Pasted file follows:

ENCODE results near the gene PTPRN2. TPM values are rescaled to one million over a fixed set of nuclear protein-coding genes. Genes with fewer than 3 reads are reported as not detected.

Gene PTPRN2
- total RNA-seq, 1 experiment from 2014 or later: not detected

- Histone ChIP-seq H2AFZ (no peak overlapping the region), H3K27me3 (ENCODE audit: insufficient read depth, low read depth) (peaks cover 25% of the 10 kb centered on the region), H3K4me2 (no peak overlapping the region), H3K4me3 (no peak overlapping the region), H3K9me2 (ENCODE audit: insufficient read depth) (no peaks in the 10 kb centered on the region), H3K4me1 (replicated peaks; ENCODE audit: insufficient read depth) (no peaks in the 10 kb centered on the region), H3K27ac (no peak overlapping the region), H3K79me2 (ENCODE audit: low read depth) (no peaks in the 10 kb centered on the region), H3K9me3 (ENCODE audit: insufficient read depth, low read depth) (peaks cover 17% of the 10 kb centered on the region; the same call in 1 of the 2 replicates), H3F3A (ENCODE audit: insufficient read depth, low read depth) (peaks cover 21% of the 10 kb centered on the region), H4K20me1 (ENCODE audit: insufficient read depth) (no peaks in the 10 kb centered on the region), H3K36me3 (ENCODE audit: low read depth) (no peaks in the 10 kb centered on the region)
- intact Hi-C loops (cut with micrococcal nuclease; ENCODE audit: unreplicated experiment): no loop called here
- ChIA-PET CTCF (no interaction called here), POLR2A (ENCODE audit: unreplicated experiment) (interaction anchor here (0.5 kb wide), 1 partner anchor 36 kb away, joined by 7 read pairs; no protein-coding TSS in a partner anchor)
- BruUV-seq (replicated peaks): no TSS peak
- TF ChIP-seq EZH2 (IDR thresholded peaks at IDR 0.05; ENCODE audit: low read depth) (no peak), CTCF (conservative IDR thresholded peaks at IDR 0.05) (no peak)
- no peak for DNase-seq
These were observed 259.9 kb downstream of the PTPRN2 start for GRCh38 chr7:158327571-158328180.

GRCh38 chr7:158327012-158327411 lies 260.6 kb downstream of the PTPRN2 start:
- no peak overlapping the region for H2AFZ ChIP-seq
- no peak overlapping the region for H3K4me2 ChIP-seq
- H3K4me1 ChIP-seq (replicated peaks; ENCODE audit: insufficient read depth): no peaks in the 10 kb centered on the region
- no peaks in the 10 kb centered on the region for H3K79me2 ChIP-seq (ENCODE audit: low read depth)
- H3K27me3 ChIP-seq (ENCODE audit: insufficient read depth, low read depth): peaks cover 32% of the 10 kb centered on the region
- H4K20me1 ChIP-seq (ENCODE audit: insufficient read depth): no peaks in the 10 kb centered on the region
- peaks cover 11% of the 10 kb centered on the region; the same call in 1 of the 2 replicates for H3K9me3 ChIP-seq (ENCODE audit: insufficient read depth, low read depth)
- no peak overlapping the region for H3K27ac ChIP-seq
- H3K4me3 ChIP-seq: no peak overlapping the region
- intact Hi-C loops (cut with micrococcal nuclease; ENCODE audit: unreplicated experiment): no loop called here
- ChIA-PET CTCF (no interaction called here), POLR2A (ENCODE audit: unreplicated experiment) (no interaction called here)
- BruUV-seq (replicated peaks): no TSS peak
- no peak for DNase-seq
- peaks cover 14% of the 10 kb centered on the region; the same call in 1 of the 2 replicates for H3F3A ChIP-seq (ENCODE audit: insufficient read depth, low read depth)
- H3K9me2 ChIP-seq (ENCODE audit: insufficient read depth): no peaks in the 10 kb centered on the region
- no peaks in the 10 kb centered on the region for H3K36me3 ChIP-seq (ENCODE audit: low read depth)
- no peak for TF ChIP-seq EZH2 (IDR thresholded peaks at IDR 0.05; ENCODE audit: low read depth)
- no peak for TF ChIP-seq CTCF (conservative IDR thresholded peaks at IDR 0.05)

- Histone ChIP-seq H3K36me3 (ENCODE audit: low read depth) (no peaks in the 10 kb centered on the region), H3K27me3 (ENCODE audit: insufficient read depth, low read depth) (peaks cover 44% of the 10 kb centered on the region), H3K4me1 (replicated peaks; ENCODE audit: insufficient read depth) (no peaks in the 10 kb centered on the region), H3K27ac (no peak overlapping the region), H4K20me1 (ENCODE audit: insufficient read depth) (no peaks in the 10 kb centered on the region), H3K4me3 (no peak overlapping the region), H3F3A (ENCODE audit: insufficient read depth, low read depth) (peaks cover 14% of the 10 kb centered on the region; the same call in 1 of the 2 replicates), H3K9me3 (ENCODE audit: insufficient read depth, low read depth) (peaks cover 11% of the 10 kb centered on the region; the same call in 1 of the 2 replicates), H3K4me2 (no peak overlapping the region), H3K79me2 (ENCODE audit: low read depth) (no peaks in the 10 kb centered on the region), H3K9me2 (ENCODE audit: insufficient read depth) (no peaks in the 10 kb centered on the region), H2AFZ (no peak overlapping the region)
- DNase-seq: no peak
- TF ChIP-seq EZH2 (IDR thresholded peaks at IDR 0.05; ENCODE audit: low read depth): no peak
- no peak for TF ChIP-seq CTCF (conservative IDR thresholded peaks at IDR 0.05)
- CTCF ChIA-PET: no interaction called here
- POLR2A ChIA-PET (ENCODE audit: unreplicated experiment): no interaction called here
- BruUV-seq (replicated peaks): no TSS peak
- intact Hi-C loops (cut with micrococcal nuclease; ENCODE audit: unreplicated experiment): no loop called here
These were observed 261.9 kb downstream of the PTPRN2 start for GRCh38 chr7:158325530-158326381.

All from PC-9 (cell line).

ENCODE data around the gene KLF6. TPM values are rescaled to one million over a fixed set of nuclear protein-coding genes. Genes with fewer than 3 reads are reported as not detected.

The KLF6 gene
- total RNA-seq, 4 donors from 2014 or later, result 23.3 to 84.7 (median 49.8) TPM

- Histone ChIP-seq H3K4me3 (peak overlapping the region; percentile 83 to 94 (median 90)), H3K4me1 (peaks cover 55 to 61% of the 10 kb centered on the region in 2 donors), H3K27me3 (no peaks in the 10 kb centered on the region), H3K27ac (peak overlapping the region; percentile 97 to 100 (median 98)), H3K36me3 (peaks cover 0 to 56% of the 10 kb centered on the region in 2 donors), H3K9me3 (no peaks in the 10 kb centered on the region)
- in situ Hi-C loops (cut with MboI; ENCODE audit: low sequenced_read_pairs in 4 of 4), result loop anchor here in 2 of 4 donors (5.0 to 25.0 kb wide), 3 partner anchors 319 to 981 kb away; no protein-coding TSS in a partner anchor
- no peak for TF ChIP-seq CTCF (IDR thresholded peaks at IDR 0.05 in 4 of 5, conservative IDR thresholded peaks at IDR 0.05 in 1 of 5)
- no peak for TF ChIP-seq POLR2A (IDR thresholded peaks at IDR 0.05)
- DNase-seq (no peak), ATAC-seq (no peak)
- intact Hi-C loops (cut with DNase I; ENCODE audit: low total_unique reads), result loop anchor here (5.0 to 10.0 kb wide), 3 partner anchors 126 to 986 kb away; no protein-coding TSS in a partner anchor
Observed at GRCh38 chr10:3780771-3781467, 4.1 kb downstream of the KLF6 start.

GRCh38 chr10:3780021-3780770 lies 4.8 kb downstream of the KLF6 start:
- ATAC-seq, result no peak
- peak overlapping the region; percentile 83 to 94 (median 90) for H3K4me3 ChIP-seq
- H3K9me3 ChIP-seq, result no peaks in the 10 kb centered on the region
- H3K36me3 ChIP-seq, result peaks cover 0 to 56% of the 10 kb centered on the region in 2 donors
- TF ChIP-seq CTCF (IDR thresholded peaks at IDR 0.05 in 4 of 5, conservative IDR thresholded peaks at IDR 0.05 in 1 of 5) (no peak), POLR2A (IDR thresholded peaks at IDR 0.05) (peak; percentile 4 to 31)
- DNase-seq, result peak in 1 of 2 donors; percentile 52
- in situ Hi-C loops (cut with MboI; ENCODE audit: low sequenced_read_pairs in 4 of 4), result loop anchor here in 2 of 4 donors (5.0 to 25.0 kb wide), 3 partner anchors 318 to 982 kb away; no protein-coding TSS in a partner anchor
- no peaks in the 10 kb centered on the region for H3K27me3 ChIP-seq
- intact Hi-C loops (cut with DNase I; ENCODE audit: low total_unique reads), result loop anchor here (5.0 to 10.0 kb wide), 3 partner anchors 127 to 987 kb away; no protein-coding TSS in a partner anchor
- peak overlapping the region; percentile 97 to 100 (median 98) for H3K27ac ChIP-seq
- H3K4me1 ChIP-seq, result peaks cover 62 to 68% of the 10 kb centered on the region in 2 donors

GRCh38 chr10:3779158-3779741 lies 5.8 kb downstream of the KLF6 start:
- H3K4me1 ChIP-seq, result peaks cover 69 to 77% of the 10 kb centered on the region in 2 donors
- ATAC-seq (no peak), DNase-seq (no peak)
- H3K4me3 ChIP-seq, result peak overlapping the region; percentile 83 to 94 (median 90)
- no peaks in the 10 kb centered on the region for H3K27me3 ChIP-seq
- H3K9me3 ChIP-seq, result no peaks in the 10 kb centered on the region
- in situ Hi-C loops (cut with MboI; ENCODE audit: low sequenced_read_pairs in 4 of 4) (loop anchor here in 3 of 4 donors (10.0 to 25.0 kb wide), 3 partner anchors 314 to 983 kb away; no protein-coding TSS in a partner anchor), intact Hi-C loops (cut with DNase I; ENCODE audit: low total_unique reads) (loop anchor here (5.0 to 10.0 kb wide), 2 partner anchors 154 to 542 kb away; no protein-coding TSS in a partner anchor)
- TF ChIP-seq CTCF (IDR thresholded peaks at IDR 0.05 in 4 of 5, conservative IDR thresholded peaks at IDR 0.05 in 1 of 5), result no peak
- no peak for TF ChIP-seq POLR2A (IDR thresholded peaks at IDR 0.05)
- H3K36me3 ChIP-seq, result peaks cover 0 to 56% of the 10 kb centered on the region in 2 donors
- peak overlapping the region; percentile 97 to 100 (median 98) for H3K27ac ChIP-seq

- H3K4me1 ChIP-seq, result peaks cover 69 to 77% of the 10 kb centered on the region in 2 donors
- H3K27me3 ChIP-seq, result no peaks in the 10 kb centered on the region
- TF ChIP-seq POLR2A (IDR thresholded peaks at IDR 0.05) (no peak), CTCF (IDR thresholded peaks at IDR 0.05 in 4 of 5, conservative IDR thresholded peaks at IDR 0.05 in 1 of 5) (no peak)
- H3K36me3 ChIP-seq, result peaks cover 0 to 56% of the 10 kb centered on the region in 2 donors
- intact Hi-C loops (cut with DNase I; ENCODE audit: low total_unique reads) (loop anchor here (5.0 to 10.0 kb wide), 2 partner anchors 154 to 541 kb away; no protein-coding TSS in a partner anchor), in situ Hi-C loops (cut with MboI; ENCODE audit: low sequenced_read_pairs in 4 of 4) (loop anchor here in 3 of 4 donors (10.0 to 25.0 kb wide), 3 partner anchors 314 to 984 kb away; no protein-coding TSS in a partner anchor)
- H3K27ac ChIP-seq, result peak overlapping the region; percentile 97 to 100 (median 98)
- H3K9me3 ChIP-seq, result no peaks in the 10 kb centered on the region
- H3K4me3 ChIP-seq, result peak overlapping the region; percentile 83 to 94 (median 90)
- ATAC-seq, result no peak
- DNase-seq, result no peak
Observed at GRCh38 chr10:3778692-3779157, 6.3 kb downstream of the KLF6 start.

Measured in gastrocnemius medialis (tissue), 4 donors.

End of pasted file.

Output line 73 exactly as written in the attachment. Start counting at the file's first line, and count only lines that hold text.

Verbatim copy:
- H3K4me1 ChIP-seq, result peaks cover 69 to 77% of the 10 kb centered on the region in 2 donors